Ramifications of the internationalisation of Brazilian public policy instruments for the rural sector

Public policy
Agricultural - Natural Resource Economics

This article  was previously published in the International Policy Centre for Inclusive Growth One Pager Nr. 421, on May 8, 2019.

International organisations and agencies from Western countries are no longer the only ones formulating development standards and international best practices. The proliferation of movements for exporting and importing social, economic and policy management models means it is now more relevant than ever to consider the relationships between countries of the global South. Most recent studies have focused on the drivers and strategies of emerging countries to promote South–South cooperation, while analysis of the impact of such initiatives is still scarce. In her recent book, Milhorance (2019) analyses the content of, processes involved in and consequences of the internationalisation of Brazilian rural public policies since the early 2000s.

Brazil has gained broad international recognition in the early 21st century for its experiences in the modernisation of agriculture and the implementation of social policies. The broader context of Milhorance’s book is the global financial and food crisis experienced since 2007. Brazilian policymakers have seized the opportunity created by material and symbolic changes in the international system to promote their own development models, driven by a revised South–South cooperation approach. The strengthening of bonds between Latin American and African countries has materialised as the main vehicle for these strategic interests.

In this context, the country has become an informal ambassador for part of the global South and has garnered the attention of Western leaders and international organisations. Given the uncertainties regarding the impact of the political and economic crises now facing Brazil, it is pressing to attain a more precise understanding of the patterns and consequences of this recent process. Therefore, based on extensive field research—including over 280 interviews—conducted in Brazil, Mozambique, South Africa, Malawi, France and Italy, the author analyses the effects of the internationalisation of Brazilian political solutions on multilateral organisations and on national and local political systems in host countries, focusing especially on the case of Mozambique.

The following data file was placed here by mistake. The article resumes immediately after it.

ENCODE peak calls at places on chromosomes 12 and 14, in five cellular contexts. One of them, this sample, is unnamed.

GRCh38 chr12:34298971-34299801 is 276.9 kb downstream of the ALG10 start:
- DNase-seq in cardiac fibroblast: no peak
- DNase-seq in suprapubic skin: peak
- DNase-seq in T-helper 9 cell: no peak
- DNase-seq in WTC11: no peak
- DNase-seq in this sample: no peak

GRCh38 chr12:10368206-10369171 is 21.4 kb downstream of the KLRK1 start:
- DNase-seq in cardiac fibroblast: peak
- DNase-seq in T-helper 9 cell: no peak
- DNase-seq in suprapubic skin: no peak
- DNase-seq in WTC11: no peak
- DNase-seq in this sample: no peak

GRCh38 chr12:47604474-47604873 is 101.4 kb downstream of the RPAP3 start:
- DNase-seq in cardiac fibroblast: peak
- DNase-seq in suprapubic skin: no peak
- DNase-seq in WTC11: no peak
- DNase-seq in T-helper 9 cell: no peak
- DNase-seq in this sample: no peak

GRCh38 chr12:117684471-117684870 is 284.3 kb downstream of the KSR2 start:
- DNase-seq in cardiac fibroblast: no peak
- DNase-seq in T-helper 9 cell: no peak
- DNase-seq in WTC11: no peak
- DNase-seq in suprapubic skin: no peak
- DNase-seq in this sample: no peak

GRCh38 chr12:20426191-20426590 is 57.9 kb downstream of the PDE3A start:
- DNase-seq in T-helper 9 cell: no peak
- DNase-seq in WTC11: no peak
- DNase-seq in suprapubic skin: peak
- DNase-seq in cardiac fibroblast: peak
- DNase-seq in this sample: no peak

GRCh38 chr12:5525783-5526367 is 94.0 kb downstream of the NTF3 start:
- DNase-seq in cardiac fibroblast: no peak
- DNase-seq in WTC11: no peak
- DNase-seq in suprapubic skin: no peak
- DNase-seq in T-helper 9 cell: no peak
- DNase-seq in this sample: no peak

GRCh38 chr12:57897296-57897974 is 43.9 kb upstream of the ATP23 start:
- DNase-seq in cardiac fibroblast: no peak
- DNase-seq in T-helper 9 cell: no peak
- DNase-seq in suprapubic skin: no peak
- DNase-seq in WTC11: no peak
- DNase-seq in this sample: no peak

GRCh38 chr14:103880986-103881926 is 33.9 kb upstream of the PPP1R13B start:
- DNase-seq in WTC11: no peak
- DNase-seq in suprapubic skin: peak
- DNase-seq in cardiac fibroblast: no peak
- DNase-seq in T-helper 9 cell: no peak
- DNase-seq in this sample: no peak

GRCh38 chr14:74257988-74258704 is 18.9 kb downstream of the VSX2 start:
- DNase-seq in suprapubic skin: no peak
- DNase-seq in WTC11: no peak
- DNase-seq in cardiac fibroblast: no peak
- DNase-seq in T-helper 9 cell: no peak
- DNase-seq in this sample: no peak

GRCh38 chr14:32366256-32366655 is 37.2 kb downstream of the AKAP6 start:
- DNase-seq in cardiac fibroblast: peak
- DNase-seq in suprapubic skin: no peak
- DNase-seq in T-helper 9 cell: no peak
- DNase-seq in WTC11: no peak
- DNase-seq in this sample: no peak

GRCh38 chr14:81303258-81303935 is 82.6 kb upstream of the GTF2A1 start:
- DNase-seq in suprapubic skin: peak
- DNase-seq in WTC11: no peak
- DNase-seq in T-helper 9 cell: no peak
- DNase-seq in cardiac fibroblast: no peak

One of the first elements addressed in the book is the strengthening of Brazil’s ‘soft power’, based on the appreciation of its experience in development. However, the unifying aspect of this concept covers a breadth of policies and experiences promoted by different actors and often with conflicting goals. This highlights the need to look beyond conventional notions of international power, diving into networks of actors at multiple levels and considering the historical and political distinctions of South–South relations. The author shows how such networks can link international arenas for the translation and reinvention of political models.

The book also examines the influence of Brazilian instruments in the formulation of new international norms within the Food and Agriculture Organization of the United Nations (FAO) and the Community of Portuguese Language Countries (Comunidade dos Países de Língua Portuguesa—CPLP), thanks to the mobilisation of legitimacy resources in a context of criticism of both these organisations and the solutions being offered in the fight against poverty. However, despite the South–South paradigm’s ambition to develop international relations, its influence has proved more prominent in the multilateral system than in bilateral relations between countries of the South.

Initiatives in Mozambique are also examined, such as the Tripartite Cooperation Programme for the Agricultural Development of the Tropical Savannah (ProSavana), the investments of the mining company Vale, the More Food International programme, the Mozambican School Feeding Programme, and the Purchase from Africans for Africa (PAA Africa) programme, in addition to initiatives promoting transnational coordination between civil society organisations. The intention was to provide a clear picture of the international projection of Brazilian development solutions and their translation by stakeholders at national and local levels.

Results show the participation of Brazilian organisations in an incremental consolidation of instruments aligned with the priorities and objectives of political and administrative elites in Mozambique, as well as the translation of programmatic objectives and the modes of operation of these instruments. At the local level, the reception and implementation of these models differs according to the territory considered and the institutions involved. This ensures, for example, the strengthening of school feeding initiatives at the local level, despite the lack of institutionalisation of and political support for this instrument in the Mozambican national scenario.

In the book’s conclusion, the author provides a summary of theoretical and empirical contributions and discusses the fragility of debates that seek to assess the reproducibility of Brazilian rural development trajectories, as these do not take into consideration the socio-political dimension of these processes. In addition, she examines the economic and political crisis facing Brazil and how this context can affect Brazil’s international positioning. Finally, she presents some of the lessons learned from this recent process of internationalisation and promotion of South–South cooperation.


Milhorance, Carolina. 2019. New Geographies of Global Policy-Making: South-South Networks and Rural Development Strategies. New York: Routledge.

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